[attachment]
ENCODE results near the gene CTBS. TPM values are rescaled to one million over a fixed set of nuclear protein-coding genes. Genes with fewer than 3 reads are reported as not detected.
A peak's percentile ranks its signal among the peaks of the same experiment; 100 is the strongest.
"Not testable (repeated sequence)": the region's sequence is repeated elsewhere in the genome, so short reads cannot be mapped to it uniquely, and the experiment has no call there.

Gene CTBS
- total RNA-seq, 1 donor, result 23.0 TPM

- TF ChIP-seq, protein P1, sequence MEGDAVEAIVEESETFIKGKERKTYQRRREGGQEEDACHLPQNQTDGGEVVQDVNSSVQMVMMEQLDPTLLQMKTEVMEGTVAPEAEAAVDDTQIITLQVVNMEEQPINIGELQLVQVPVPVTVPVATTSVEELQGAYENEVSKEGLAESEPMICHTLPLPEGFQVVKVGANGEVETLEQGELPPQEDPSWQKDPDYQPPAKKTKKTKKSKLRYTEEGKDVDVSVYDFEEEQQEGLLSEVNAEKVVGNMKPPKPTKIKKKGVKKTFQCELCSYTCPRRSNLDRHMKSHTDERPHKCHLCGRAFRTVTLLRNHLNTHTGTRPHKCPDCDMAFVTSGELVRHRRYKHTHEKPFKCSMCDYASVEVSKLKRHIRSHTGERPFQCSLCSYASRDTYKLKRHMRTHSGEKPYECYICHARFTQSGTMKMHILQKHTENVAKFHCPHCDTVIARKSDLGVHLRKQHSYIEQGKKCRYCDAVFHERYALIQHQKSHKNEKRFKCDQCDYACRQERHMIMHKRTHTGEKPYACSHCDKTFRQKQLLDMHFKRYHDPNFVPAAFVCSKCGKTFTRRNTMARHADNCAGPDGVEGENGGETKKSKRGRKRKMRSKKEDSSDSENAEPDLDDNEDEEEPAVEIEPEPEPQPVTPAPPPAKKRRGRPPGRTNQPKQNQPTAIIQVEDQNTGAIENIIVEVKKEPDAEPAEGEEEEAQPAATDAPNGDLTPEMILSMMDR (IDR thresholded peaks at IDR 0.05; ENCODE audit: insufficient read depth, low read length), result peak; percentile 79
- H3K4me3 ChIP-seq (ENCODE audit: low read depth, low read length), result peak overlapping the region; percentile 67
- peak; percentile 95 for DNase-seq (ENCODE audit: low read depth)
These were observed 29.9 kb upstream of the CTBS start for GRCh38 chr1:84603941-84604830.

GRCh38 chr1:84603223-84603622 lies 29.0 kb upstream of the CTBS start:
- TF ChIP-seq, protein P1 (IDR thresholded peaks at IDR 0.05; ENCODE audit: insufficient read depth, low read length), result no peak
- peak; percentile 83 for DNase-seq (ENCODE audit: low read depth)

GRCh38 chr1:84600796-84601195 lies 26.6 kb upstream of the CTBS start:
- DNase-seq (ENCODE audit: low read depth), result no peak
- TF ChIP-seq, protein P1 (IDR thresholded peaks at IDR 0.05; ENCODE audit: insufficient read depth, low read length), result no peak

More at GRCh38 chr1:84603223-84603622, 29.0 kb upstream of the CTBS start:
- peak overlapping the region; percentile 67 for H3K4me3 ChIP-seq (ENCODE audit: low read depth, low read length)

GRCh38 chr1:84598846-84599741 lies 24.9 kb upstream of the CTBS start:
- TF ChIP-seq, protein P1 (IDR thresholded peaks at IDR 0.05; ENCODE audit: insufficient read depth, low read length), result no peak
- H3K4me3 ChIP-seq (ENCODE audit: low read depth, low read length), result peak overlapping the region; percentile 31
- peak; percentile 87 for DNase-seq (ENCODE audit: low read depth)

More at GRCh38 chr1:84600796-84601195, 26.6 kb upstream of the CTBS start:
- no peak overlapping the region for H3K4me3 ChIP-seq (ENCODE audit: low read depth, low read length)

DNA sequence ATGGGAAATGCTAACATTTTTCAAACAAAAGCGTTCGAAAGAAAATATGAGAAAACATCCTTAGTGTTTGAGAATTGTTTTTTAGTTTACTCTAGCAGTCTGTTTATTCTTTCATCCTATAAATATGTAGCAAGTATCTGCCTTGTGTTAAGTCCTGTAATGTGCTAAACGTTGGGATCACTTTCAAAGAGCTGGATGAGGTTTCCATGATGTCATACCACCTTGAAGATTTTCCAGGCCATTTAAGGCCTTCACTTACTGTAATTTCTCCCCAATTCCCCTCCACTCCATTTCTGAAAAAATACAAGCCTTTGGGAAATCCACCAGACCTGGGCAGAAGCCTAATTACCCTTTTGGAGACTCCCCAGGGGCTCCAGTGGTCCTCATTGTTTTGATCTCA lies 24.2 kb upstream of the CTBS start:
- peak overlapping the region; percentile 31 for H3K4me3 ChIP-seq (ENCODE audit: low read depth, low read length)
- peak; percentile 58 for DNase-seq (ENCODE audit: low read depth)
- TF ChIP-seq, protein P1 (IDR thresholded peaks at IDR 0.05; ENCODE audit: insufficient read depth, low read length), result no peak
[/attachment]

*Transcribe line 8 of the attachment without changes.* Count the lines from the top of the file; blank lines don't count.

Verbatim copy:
- peak; percentile 95 for DNase-seq (ENCODE audit: low read depth)